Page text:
EDMONTON - The head of Syncrude Canada says he's personally upset over the latest incident involving dead birds on a company tailings pond.

But Scott Sullivan said his staff did the best they could to prevent the 350 deaths on Monday night and that all deterrence devices — flare guns, air horns and noise cannons — were working.

That, he told reporters Wednesday, is what makes the deaths even more of a head scratcher.

"Our response was very rapid. We had people out right away. We were able to access the (tailings pond) water much more quickly," said Sullivan.

"We've done everything we can to minimize the impact of this event.

"When we fully deploy our deterrents — as we had in this situation — they have been effective."

The waterfowl had to be killed after they landed on Syncrude's Mildred Lake tailings pond. A handful of other birds died on nearby Shell and Suncor tailings ponds as well. The companies say freezing rain may have forced the birds to ground and they point to other exhausted birds that were spotted on roads and parking lots.

Syncrude has been in the public eye for two years over a protracted court battle in Alberta after it was charged for not preventing 1,600 ducks from landing and dying on one of its tailings ponds in 2008. Pictures of the ducks — suffering and sinking in toxic, gooey effluent or being eaten alive by ravens — flashed around the world and became potent symbols for critics who say the energy benefits of the oilsands don't outweigh the environmental impact.

Syncrude was found guilty last spring and on Friday agreed to pay $3 million in penalties.

Sullivan said a second incident is very troubling.

"(I'm) very upset, very concerned. We have 5,500 employees and many contractors who are very proud to work at Syncrude, and obviously we're all very sorry that this event has occurred, and we're determined to find out what we can do going forward."

Sullivan says Syncrude has ramped up research in deterrence technology since the 2008 case and will work to more fully understand bird migratory patterns, specifically through a $1.3-million study it is funding through the University of Alberta. The money was part of the sentencing deal in the 2008 case.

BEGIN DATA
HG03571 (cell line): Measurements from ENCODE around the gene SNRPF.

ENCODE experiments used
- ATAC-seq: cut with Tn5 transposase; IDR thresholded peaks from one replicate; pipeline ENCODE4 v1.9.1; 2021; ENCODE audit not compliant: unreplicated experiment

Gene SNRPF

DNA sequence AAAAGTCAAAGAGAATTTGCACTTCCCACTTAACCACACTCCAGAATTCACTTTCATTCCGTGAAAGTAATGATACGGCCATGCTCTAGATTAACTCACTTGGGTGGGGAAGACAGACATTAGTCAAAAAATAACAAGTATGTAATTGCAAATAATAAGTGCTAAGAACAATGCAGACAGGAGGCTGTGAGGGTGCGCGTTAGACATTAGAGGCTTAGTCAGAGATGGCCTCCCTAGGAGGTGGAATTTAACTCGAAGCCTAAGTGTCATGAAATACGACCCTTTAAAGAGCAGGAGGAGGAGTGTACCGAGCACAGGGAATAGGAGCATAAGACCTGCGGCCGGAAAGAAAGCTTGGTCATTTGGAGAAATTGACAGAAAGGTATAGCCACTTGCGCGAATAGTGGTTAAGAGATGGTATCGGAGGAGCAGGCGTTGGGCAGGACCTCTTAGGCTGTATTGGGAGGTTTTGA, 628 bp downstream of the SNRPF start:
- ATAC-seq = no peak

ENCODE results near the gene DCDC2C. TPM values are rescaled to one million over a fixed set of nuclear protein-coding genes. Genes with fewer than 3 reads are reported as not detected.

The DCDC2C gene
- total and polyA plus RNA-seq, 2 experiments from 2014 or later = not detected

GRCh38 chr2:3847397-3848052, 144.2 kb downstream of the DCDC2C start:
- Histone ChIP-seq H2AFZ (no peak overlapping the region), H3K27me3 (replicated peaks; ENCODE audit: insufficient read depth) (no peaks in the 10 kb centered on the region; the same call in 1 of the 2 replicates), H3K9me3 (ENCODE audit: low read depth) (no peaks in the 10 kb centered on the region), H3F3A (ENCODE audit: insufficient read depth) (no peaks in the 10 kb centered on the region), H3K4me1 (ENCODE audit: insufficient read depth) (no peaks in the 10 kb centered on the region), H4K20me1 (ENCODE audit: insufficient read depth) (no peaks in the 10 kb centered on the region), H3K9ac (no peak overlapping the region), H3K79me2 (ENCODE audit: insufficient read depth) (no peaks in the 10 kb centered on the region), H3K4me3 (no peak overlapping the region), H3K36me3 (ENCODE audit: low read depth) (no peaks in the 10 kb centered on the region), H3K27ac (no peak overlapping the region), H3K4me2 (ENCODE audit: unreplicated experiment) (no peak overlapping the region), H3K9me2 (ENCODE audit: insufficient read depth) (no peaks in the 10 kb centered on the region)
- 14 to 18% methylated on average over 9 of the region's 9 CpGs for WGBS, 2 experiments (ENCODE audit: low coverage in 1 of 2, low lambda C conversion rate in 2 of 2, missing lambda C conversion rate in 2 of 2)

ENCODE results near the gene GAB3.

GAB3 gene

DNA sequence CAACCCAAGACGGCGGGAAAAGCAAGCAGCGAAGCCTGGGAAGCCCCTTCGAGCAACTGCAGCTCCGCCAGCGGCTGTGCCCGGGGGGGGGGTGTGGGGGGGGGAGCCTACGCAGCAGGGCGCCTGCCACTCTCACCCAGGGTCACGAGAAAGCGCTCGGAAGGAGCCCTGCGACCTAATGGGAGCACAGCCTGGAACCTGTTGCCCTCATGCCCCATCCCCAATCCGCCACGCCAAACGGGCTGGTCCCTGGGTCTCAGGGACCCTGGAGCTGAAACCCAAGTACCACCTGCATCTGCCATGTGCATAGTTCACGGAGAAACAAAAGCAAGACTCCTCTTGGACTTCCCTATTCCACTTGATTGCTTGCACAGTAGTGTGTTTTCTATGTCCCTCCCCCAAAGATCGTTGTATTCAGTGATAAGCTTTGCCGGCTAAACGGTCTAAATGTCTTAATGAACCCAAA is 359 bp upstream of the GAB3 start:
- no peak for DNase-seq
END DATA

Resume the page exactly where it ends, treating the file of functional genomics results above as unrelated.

"I think we need to engage the scientific community and we need to understand what role weather played in this event," said Sullivan.

Colleen Cassady St. Clair, an associate biology professor at the University of Alberta who will be part of the study, said new technologies are coming on line.

She said birds can see ultraviolet light and testing is being done to see if that can be harnessed as a deterrent.

And there are other breakthroughs, she said.

Put a point of laser light at the feet of a goose and it will back up, she said.

"On offshore (oil) platforms they found that by switching from red lights to green lights they reduced the (bird) strikes on the platforms dramatically," she said, adding it has never been clear why birds react differently to the lights.

"There might not be such a nice silver bullet very often, but ongoing research to identify best practices can reduce the probability of landings as much as possible.

"And that's the appropriate target. I don't think it's appropriate to think we can eliminate landings on tailings ponds."

St. Clair said she is also researching why birds strike windows and said technology is improving there as well. She noted birds die in many ways — at airports and flying into wind turbines and office windows.

She said it's impossible to rank where the oilsands fit into that.

"It's a little bit dangerous to compare an event numerically to others, but it is true millions of birds die every year striking windows," she said.

Sullivan, when asked if he felt like Syncrude was getting an unfair black eye for its share of bird deaths, declined comment except to say, "It's our responsibility to talk with (the media) about the incident, give the best information that we can and move forward."